Government sets new cancer targets as trusts in England struggle to meet existing ones
Is there a risk of being railroaded by too many targets in cancer care?
With some targets not being met in cancer care, are services at risk of being railroaded by too many targets?
At times, it can seem like there are two parallel worlds. Cancer waiting times have slipped to their worst ever levels, yet ministers keep talking about their ambitions for more and faster services, setting new targets in the process.
Prime minister Theresa May repeated these ambitions at the Conservative Party conference in Manchester, when she announced there would be a new cancer strategy in England off the back of the yet to be published ten-year NHS plan on how the extra funding for the health service is to be spent.
She said that by 2028 she wanted the early diagnosis rate – cancers spotted at stages one and two – to increase from 50% to 75%.
This comes just three years after the existing cancer plan was launched and services are still working hard to achieve the new 28-day target for diagnosis by 2020.
of patients started treatment in July within 62 days of urgent GP referral, the worst on record
Further, waiting times for the cancer target – the 62-day goal for treatment to start following an urgent GP referral – has been missed by a record margin in England.
Recording against the target began in 2009. In 2018, June, July and August have all been the worst on record at 79.2%, 78.2% and 79.4% respectively.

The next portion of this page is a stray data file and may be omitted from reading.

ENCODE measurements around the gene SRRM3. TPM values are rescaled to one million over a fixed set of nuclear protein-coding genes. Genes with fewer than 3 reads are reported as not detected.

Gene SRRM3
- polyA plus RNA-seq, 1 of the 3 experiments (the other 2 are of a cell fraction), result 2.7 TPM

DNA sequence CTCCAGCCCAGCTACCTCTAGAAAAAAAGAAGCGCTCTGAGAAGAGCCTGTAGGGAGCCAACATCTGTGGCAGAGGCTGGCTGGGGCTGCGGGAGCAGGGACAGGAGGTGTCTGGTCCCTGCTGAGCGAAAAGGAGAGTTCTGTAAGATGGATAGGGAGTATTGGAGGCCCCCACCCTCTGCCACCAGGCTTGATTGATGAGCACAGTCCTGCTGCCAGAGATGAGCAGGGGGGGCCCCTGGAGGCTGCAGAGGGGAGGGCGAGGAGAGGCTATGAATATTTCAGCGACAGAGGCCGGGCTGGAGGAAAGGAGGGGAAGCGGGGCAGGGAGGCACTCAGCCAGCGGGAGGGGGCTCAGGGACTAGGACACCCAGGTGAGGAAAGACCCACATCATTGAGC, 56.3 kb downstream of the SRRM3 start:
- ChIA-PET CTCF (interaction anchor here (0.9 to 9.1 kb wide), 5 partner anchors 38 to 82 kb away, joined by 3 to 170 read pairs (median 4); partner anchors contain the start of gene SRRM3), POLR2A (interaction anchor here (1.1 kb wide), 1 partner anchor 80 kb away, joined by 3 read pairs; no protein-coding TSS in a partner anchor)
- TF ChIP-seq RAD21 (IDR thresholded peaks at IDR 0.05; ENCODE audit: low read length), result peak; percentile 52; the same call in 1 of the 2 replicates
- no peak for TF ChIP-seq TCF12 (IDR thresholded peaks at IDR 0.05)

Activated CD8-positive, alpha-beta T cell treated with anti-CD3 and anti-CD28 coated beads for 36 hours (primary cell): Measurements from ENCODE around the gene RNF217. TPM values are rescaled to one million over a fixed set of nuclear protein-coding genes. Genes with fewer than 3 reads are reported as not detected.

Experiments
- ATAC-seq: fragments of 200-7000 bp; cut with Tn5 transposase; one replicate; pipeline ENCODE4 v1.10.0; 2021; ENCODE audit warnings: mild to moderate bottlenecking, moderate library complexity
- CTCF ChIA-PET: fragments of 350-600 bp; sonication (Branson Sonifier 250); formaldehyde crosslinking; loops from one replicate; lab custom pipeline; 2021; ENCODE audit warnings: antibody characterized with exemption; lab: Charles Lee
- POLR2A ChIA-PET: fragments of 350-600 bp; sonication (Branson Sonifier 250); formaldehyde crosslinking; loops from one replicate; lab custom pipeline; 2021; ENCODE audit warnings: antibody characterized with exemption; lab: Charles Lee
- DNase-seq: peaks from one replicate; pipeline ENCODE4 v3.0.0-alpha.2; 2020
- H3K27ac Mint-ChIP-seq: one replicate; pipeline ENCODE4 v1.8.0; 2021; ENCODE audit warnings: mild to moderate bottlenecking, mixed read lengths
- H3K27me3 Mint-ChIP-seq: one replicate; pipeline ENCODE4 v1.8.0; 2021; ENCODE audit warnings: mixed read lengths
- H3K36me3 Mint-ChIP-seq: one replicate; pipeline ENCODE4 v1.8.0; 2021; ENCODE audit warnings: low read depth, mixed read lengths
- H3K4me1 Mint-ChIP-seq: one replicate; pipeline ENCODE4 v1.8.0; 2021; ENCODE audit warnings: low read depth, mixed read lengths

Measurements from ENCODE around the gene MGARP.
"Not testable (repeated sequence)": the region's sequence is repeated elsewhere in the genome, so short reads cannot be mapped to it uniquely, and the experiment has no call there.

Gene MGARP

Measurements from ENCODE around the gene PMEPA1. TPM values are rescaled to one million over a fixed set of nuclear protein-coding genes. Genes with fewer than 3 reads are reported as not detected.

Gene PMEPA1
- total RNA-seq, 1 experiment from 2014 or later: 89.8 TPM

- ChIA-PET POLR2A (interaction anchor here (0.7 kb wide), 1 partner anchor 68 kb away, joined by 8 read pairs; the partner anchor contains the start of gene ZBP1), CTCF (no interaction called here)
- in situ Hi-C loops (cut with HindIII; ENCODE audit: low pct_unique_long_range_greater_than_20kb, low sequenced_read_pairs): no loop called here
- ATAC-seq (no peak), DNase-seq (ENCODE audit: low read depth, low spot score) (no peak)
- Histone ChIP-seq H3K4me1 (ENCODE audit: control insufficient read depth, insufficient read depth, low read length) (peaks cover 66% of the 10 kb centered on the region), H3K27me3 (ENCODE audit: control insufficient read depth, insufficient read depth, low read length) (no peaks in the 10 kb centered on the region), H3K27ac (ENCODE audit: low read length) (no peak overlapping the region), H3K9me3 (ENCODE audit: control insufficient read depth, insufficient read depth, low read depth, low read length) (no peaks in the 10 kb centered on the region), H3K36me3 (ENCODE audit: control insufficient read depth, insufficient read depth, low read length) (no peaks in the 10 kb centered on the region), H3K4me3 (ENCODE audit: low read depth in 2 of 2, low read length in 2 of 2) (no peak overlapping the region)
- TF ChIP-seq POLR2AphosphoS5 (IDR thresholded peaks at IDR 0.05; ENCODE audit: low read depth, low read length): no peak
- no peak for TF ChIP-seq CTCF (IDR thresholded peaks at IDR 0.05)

The 62-day target to meet in England is 85% however, less than one third of trusts are currently meeting it.
Only time will tell if the decline has bottomed out. While cancer services are not as susceptible to seasonal fluctuations as areas such as emergency departments and elective treatments, recent years have tended to show that the worst performance does happen during winter when the NHS is under the most pressure.
Patients are waiting longer than they should. Since the target was last met – at the end of 2015 – just over 72,000 patients have waited more than 62 days for treatment.
Cancer related targets
The problems are not confined to the 62-day measure either. There are another seven targets covering cancer care. Three of them, including the two-week wait for a consultant appointment following an urgent GP referral, are also being missed.
So what has gone wrong? Mark Foulkes, UK Oncology Nursing Society board member and Macmillan lead cancer nurse at Royal Berkshire NHS Foundation Trust, says the major emphasis on quick diagnosis has created a real ‘bottleneck’.
‘We’re seeing lots more referrals. All these have to have the diagnostics done and we simply don’t have the capacity in terms of staff and equipment to keep up.
‘The targets may be a bit of a blunt instrument, but they do drive improvement’
‘There’s quite a variation in performance when you look below the national figure. The Thames Valley – where I work – is particularly challenged. That is hard on staff. We are always looking to see what we can do differently to try to improve performance.’
Mr Foulkes would not like to see the targets go or be lowered. ‘They may be a bit of a blunt instrument, but they do drive improvement.’
South Tees Hospital NHS Foundation Trust chemotherapy nurse Wendy Anderson says access to treatment is also a ‘well-recognised challenge’, but one that is not always reflected in the waiting time statistics, because the waits can happen after the clock has been stopped by the initial treatment. ‘These waits can be frustrating and affect patients,' she adds.
patients in England have waited longer than 62 days for treatment since the target was last met in 2015